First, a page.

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Red Mills Dog Food receives the Advisor’s mid-tier rating of 3.5 stars.
The Red Mills product line includes 4 dry dog foods.
Each recipe below includes its related AAFCO nutrient profile when available on the product’s official webpage: Growth, Maintenance, All Life Stages, Supplemental or Unspecified.
- Red Mills Adult [U]
- Red Mills Star (2 stars) [U]
- Red Mills Puppy (2 stars) [U]
- Red Mills Competitive Edge [U]
Red Mills Adult recipe was selected to represent the other products in the line for this review.
Red Mills Adult
Dry Dog Food
Estimated Dry Matter Nutrient Content
Ingredients: Chicken, chicken meal, oat flour, pearled barley, pork meat meal, chicken fat (preserved with mixed tocopherols), brown rice, brewers rice, oats, beet pulp, flaxseed, cheese, chicken liver, menhaden fish meal, dried whole eggs, potassium chloride, chicory root extract, salt, vitamin A, D3, E, B12 supplements, choline chloride, niacin, pantothenic acid, ascorbic acid, riboflavin, thiamine mononitrate, pyridoxine hydrochloride, folic acid, biotin, calcium carbonate, zinc sulfate, ferrous sulfate, manganous sulfate, copper sulfate, cobalt carbonate, calcium iodate, sorbic acid, iron proteinate, zinc proteinate, copper proteinate, manganese proteinate, sodium selenite, dried Lactobacillus acidophilus fermentation product, dried Bifidobacterium longum fermentation product, dried Lactobacillus plantarum fermentation product, dried Enterococcus faecium fermentation product
Fiber (estimated dry matter content) = 4.4%
Red denotes controversial item
|Estimated Nutrient Content|
|Dry Matter Basis||27%||13%||52%|
|Calorie Weighted Basis||24%||29%||47%|
The first ingredient in this dog food is chicken. Although it is a quality item, raw chicken contains up to 73% water. After cooking, most of that moisture is lost, reducing the meat content to just a fraction of its original weight.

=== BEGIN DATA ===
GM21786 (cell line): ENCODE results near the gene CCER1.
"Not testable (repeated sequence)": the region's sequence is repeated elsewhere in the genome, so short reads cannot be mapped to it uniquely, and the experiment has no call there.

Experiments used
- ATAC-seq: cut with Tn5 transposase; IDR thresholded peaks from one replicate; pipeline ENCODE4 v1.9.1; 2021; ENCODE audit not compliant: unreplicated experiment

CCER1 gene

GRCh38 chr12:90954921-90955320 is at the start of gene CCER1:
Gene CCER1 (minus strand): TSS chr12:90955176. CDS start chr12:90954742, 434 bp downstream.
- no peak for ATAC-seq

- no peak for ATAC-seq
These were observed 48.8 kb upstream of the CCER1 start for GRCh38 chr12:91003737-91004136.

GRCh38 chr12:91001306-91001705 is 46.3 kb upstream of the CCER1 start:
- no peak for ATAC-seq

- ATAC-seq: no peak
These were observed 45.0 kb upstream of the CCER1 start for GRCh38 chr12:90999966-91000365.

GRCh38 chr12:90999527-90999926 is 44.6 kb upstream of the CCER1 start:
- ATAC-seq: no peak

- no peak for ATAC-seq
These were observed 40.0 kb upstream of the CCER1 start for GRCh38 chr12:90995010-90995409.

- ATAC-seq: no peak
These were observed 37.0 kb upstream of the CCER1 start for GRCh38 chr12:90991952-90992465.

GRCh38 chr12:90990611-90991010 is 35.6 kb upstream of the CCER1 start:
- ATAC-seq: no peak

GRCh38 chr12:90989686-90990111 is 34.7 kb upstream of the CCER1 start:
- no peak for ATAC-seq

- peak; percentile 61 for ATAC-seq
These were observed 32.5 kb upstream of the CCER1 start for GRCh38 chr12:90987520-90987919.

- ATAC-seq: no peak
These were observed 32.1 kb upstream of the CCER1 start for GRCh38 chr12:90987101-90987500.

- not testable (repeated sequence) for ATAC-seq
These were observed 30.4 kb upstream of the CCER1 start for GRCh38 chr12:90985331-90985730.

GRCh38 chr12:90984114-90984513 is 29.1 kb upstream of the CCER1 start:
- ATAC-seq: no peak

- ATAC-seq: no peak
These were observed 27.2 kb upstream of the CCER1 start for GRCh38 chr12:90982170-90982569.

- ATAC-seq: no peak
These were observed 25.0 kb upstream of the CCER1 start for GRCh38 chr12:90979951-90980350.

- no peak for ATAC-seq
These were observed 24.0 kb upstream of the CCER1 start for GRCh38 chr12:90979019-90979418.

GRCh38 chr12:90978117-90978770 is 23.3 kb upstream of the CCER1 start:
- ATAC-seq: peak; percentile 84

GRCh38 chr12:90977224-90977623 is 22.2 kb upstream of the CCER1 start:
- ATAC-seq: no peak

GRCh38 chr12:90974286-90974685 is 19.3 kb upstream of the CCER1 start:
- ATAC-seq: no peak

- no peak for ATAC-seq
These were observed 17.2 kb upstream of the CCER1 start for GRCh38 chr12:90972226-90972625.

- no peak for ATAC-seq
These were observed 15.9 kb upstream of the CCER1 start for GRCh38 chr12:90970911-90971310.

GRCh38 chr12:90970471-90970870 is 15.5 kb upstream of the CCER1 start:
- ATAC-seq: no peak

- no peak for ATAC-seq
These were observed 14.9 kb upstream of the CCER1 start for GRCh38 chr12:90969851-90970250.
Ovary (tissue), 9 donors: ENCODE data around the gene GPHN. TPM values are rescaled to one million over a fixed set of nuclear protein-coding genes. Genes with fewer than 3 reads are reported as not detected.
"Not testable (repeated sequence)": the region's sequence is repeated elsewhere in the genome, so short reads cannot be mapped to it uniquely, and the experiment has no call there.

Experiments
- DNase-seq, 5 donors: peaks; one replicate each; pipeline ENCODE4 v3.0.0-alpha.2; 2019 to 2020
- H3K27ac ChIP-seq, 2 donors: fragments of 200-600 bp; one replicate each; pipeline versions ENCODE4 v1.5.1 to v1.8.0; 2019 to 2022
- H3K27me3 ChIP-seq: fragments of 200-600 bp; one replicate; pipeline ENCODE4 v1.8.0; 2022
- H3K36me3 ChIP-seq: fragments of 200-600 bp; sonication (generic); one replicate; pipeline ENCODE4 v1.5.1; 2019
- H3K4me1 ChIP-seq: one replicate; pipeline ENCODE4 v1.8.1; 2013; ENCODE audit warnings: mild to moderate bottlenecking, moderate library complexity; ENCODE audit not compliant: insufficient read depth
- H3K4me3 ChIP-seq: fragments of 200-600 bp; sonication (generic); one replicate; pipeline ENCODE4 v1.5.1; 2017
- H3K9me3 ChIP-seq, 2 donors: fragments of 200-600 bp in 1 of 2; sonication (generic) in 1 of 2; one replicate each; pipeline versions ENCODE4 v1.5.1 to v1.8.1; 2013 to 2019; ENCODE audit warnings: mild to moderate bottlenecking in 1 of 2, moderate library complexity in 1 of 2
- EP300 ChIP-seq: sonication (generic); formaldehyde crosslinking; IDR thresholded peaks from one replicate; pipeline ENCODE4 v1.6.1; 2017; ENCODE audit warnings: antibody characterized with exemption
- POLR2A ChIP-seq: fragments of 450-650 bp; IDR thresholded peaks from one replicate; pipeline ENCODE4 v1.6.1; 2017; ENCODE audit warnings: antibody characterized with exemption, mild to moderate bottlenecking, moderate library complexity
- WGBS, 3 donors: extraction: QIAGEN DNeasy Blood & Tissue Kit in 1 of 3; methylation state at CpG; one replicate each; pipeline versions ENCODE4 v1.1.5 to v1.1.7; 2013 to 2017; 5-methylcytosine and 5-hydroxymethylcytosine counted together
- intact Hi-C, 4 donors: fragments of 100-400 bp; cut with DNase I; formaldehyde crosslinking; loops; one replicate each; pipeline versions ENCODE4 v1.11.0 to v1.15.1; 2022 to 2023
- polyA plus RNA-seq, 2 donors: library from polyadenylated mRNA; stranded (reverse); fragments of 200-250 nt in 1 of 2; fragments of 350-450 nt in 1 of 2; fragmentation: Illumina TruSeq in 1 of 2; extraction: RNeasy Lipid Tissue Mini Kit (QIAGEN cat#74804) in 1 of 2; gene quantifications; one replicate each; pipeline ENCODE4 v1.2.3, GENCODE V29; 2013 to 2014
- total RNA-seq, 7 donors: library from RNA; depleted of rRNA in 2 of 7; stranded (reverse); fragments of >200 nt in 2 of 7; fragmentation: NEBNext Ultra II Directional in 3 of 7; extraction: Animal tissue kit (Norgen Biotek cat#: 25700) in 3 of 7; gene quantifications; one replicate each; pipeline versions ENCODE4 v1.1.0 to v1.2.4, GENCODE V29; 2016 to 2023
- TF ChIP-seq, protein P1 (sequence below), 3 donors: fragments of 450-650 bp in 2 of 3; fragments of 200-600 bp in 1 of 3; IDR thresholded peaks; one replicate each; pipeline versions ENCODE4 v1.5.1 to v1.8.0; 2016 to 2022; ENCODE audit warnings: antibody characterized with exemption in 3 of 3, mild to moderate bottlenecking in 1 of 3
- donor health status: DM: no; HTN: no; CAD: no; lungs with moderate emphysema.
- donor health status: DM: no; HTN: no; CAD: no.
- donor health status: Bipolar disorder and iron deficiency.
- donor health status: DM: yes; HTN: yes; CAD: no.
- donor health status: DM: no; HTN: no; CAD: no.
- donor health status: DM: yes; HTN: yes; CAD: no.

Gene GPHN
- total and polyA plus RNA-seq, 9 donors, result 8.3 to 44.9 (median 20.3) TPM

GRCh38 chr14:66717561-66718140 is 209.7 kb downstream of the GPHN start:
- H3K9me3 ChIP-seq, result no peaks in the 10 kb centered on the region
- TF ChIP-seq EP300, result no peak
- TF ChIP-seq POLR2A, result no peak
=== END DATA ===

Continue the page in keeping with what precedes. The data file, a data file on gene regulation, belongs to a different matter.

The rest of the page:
After processing, this item would probably account for a smaller part of the total content of the finished product.
The second ingredient is chicken meal. Chicken meal is considered a meat concentrate and contains nearly 300% more protein than fresh chicken.
The third ingredient is oat flour. Since oat flour is nothing more than finely ground oats, it provides about the same gluten-free nutritional content as raw oats.
The fourth ingredient is barley. Barley is a starchy carbohydrate supplying fiber and other healthy nutrients. However, aside from its energy content, this cereal grain is of only modest nutritional value to a dog.
The fifth ingredient is pork meat meal, another protein-rich meat concentrate.
Pork meal can also be high in ash — about 25-30%. However, the ash content of the final product is typically adjusted in the recipe to allow its mineral profile to meet AAFCO guidelines.
The sixth ingredient is chicken fat. Chicken fat is obtained from rendering chicken, a process similar to making soup in which the fat itself is skimmed from the surface of the liquid.
Chicken fat is high in linoleic acid, an omega-6 fatty acid essential for life. Although it doesn’t sound very appetizing, chicken fat is actually a quality ingredient.
The seventh ingredient is brown rice, a complex carbohydrate that (once cooked) can be fairly easy to digest. However, aside from its natural energy content, rice is of only modest nutritional value to a dog.